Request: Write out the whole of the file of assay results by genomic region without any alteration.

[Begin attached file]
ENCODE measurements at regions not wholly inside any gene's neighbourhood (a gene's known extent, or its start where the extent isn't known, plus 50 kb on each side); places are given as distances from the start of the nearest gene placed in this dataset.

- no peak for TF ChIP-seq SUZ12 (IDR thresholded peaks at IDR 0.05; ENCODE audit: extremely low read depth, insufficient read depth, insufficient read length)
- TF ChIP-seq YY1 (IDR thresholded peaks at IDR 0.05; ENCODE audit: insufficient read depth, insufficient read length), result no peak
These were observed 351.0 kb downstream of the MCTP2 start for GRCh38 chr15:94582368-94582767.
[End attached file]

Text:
ENCODE measurements at regions not wholly inside any gene's neighbourhood (a gene's known extent, or its start where the extent isn't known, plus 50 kb on each side); places are given as distances from the start of the nearest gene placed in this dataset.

- no peak for TF ChIP-seq SUZ12 (IDR thresholded peaks at IDR 0.05; ENCODE audit: extremely low read depth, insufficient read depth, insufficient read length)
- TF ChIP-seq YY1 (IDR thresholded peaks at IDR 0.05; ENCODE audit: insufficient read depth, insufficient read length), result no peak
These were observed 351.0 kb downstream of the MCTP2 start for GRCh38 chr15:94582368-94582767.